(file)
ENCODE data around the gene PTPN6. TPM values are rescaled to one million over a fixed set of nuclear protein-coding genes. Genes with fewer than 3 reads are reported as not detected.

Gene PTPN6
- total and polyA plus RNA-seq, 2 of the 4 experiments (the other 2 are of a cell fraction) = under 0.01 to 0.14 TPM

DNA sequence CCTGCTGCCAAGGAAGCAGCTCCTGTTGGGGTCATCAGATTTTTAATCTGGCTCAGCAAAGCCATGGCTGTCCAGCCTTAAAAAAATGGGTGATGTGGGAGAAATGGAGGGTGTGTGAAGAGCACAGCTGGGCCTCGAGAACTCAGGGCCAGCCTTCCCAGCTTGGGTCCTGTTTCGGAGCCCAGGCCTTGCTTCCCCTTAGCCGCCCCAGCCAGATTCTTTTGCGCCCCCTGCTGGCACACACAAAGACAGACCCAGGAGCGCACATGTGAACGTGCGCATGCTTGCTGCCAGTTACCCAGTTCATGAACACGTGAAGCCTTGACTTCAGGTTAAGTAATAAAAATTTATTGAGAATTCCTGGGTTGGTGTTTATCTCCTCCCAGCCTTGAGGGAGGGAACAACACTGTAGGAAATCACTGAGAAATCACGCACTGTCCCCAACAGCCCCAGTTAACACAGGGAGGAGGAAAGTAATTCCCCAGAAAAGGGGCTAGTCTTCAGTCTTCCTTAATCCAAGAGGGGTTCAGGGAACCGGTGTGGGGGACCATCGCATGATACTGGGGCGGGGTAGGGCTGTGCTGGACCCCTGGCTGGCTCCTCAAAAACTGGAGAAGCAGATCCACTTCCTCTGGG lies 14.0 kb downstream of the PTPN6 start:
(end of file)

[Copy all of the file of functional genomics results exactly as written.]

ENCODE data around the gene PTPN6. TPM values are rescaled to one million over a fixed set of nuclear protein-coding genes. Genes with fewer than 3 reads are reported as not detected.

Gene PTPN6
- total and polyA plus RNA-seq, 2 of the 4 experiments (the other 2 are of a cell fraction) = under 0.01 to 0.14 TPM

DNA sequence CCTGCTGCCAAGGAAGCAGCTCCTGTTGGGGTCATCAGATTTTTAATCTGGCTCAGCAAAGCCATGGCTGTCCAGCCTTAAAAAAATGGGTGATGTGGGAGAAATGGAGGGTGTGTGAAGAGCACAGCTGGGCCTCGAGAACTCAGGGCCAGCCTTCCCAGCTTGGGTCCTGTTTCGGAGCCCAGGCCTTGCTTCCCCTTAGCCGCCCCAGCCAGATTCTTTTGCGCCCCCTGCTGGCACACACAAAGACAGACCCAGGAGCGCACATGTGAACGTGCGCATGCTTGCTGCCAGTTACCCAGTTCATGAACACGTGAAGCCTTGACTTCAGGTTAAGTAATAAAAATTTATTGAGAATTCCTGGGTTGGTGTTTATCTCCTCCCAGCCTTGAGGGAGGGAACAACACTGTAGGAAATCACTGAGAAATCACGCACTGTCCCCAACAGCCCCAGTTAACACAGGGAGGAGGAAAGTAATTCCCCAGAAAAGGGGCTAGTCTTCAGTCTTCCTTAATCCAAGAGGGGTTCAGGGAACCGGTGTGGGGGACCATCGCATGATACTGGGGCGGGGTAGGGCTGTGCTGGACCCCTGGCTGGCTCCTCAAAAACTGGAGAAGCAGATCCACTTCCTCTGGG lies 14.0 kb downstream of the PTPN6 start: